Monday was a big day for us, it marked our first collection from Fareshare, yesterday the food was sorted and from today it is now be distributed over the remainder of the week along with the other food collected from businesses across Cornwall. As some of you will know, over recent weeks we have been providing food for between 50 and 80 people, but after this latest development we will be able to double the number fed each week.
We will not be opening the shops to the public during the near future while we coordinate our Coronavirus response so we can priorities the safety of all our volunteers who are collecting, sorting and distributing food. One thing that has stood out from our volunteers though is their age, all but one under 30. It has been great to see those that are usually least at risk come forward to help those most in need. Together they have brought energy, passion and commitment, setting a great example to their peers and giving us hope for the future, when their generation is in the lead, great things will happen.
A lot of the work we do is simply bringing people together for greater good and this week has seen us do just that.
We work with many and varied companies and organisations across Cornwall and the UK, in various forms that can be seen in partnerships, in support or simply through social interactions.
We managed to bring 3 groups together this week that we hope will be the start of something good and that will highlight causes and the actions being taken by those involved.
It started with a Coffee with the team at Brandon Trust who provide supported living throughout the SW and that they highlighted the need for some of their residents to be involved in Environmental Projects. With us being quite well connected in Cornwall we were quickly able to reach out and connect them with a few groups and soon after we had arranged a beach clean that will take place later this month. The `Turn the Tide` team were more than welcome to have Brandon Trust onboard to help with their planned events and that it will help highlight the need to look at the waste we are producing and where it often ends up.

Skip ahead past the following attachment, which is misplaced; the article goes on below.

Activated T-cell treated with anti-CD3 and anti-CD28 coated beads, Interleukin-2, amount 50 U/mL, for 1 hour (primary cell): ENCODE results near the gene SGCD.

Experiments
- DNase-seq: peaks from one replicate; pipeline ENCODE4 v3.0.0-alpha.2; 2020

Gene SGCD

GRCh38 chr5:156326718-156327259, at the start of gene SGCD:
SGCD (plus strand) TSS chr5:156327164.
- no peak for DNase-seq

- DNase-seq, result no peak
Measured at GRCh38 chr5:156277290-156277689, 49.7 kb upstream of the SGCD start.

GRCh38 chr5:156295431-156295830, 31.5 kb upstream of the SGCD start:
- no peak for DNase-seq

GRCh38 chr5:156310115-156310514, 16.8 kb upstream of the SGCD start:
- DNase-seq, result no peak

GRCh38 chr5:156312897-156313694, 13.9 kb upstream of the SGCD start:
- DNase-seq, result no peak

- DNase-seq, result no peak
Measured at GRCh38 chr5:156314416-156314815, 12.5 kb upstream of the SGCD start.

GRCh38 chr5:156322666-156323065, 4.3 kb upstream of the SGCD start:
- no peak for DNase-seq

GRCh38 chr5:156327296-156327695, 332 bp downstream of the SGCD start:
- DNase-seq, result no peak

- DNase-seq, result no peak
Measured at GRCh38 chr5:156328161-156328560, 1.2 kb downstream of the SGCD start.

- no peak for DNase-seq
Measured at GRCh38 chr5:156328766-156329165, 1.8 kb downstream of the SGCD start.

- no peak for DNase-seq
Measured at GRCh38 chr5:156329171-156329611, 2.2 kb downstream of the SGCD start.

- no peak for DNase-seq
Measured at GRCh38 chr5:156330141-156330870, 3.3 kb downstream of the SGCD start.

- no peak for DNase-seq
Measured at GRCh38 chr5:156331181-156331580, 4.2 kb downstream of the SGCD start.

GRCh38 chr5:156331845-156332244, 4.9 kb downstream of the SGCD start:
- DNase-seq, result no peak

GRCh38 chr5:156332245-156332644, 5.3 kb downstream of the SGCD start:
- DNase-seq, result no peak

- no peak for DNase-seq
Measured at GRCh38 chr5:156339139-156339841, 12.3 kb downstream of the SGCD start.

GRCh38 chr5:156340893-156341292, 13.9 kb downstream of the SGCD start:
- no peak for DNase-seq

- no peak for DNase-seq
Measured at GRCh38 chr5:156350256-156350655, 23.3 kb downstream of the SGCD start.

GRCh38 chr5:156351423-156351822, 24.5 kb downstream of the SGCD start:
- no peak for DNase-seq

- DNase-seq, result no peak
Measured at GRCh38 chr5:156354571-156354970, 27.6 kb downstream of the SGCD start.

Our part in this was not just limited to helping to make this happen but to also provide them with equipment so they could help out and use in the future for other planned events.
We are working with Cormac on waste reduction and this enabled us to re purpose Hi- Vis products from Cormac end of use materials that we could give to Brandon Trust team members to carry out their duties on helping to clean up the environment in ways that will benefit the local community and visitors alike.
This week has been a good week as most weeks are but this week, this simple act we made and the results from joining people up has really raised a smile.
If you have a project that would suit Brandon Trust residents, If you have textile waste, If you want to join in with environmental projects then why not give us a shout and see if we can connect you with others.
This last 2 weeks we have been a massive turning point and a time that have may made a lasting sustainable impact on our future.
It’s the point we have been tirelessly working towards as a team for the last year or more with our aim to be less reliant on funding and more self reliant on producing our own income.
The turning point has come through investment and development into staff and equipment to make this happen and through working with partners to understand their needs to find a place for us to fill that gap that makes it win/ win for everyone involved.
Being a CIC we take our work very seriously as when we get it right then the community in which we are well placed can gain great benefit from this. We strive to pay a living wage, we are open to all and willing to train at our expense and we invest in people and the equipment to get it right when we can. Often being heavily reliant on funding we have hurdles to get over in doing this and face massive challenges in doing so but with a shared desire to make this happen, a fantastic team that shares vision we may have just cracked it this last few weeks.